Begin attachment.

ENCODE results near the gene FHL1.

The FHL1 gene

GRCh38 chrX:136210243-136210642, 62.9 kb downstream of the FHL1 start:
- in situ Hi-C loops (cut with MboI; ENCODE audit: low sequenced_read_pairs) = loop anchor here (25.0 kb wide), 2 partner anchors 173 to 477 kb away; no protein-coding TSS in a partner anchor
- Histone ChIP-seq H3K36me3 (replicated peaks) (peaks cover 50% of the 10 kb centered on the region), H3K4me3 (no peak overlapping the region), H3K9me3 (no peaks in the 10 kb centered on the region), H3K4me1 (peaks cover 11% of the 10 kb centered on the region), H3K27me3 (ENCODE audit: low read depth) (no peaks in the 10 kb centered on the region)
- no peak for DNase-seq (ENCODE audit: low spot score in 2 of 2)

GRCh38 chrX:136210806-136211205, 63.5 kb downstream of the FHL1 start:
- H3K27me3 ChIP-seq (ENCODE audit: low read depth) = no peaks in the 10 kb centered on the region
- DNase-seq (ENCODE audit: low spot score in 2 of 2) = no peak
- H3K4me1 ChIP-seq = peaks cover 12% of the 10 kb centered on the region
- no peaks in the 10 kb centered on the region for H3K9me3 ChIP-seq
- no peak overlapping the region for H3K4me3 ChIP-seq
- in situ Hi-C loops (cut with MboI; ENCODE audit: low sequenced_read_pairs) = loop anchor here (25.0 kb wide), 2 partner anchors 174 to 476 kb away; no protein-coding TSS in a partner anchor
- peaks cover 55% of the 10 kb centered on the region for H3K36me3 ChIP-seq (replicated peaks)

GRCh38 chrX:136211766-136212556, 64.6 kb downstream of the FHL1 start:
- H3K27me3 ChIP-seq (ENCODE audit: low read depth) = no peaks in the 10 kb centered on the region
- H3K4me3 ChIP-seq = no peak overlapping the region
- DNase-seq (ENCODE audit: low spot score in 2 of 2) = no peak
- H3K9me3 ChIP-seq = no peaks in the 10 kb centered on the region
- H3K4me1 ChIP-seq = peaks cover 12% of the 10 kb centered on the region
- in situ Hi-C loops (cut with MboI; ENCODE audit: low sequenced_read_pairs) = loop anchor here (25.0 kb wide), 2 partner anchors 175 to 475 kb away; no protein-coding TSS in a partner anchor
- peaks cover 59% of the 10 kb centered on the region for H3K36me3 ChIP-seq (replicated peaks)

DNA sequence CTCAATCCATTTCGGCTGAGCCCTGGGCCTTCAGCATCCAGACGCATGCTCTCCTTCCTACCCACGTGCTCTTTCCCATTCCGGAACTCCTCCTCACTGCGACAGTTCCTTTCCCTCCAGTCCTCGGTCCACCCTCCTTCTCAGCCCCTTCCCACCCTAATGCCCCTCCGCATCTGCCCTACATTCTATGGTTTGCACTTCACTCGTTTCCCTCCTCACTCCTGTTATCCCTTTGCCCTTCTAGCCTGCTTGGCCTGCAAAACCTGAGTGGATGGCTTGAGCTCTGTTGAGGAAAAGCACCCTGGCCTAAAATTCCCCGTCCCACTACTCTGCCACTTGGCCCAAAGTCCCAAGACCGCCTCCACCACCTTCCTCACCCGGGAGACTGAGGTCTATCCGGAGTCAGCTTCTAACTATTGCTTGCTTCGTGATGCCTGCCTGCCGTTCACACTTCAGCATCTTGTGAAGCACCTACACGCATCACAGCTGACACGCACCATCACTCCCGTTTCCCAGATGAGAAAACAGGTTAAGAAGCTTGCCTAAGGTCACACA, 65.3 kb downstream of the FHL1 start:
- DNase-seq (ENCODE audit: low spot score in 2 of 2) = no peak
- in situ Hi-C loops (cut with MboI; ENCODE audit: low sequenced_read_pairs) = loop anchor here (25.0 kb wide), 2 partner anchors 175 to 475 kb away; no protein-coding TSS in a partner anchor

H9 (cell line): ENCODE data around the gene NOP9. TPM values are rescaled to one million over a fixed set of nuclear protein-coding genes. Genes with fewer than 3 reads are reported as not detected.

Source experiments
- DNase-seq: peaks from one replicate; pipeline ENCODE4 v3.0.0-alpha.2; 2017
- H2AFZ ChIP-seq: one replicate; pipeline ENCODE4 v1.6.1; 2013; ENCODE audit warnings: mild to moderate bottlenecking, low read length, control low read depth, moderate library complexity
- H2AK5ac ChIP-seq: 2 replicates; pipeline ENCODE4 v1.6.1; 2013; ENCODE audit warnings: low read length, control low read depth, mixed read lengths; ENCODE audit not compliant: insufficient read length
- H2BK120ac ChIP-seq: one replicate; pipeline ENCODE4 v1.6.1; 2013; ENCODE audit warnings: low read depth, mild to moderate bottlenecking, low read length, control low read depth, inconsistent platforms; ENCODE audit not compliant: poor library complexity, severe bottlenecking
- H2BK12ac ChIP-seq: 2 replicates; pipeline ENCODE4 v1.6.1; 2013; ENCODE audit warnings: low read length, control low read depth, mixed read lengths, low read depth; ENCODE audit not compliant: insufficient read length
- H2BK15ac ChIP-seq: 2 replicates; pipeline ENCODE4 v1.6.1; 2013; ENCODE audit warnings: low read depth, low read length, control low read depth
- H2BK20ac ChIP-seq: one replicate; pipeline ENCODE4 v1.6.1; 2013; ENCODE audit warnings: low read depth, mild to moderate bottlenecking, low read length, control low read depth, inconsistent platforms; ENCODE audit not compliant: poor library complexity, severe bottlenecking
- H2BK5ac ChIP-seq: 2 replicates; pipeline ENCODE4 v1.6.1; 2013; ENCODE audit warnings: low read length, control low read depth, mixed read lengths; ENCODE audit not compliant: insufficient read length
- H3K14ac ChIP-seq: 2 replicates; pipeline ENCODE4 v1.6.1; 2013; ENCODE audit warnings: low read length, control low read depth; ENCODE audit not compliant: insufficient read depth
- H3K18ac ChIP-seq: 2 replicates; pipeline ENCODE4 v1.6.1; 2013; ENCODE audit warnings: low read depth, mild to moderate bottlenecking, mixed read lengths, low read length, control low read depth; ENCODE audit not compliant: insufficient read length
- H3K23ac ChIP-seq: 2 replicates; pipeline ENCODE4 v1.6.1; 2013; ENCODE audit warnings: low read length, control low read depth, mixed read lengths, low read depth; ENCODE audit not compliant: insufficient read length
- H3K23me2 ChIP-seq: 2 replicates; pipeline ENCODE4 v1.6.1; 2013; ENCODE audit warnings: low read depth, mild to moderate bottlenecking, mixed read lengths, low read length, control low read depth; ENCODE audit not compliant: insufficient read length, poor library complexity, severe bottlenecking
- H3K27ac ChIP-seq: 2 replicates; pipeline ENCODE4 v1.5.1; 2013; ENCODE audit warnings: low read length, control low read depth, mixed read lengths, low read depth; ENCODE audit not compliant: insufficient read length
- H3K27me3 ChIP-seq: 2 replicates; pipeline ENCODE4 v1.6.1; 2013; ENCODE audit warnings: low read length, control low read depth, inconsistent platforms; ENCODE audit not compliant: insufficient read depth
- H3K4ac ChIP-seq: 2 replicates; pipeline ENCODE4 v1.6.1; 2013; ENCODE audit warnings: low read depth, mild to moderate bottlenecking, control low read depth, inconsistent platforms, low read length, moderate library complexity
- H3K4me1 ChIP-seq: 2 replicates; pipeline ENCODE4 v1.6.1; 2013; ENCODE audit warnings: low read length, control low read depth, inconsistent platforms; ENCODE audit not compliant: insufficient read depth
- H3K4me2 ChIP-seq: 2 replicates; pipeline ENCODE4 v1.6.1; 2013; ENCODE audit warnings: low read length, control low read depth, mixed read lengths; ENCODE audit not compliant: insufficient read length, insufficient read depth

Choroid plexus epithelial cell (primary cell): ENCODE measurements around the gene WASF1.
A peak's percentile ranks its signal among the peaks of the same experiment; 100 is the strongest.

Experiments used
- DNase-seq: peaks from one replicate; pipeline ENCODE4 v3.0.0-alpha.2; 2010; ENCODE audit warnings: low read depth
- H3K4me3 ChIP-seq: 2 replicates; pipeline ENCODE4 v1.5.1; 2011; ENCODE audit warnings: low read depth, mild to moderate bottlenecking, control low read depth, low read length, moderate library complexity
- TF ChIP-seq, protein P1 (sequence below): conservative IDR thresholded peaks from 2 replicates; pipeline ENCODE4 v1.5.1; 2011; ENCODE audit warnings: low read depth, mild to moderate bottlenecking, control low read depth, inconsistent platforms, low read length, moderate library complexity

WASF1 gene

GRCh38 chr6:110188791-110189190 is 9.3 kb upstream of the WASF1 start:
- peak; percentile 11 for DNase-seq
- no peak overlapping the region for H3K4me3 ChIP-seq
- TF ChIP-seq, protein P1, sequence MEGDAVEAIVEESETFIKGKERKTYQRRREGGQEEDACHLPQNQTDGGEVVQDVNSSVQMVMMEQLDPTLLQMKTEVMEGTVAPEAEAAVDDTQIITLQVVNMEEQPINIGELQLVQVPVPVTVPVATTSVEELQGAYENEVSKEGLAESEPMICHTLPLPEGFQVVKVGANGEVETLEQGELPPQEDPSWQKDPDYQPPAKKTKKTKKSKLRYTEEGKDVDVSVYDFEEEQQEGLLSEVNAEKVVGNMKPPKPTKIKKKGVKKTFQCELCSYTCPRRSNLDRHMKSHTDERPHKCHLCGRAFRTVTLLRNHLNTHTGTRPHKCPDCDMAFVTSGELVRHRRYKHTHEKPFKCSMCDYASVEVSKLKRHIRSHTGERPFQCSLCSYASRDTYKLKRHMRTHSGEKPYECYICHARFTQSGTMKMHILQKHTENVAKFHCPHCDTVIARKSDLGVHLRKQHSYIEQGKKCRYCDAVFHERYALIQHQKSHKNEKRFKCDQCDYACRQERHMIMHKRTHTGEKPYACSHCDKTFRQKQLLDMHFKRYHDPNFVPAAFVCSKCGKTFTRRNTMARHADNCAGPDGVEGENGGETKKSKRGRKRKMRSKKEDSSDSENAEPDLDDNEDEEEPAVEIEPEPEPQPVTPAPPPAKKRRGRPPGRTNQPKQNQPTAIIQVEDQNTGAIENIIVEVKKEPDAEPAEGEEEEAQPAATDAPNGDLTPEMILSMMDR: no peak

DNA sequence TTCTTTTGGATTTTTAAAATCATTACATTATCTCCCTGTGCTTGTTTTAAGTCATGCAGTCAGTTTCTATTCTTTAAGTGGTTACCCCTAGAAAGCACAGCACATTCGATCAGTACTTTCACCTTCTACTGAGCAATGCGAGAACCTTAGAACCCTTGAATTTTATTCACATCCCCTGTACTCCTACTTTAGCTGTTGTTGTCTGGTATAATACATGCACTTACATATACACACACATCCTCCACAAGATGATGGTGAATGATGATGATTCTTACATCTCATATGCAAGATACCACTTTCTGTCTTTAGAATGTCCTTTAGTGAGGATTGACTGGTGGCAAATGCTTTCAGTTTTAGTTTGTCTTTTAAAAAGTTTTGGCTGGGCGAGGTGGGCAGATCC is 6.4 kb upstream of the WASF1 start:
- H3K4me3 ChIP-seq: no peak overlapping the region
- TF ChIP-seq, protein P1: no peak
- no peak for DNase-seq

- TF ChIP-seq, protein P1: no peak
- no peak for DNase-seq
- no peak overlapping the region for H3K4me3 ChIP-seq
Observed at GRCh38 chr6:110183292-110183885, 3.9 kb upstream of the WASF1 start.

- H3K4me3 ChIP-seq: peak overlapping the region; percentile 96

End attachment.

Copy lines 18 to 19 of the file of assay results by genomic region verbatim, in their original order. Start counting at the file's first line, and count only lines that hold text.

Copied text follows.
- DNase-seq (ENCODE audit: low spot score in 2 of 2) = no peak
- H3K9me3 ChIP-seq = no peaks in the 10 kb centered on the region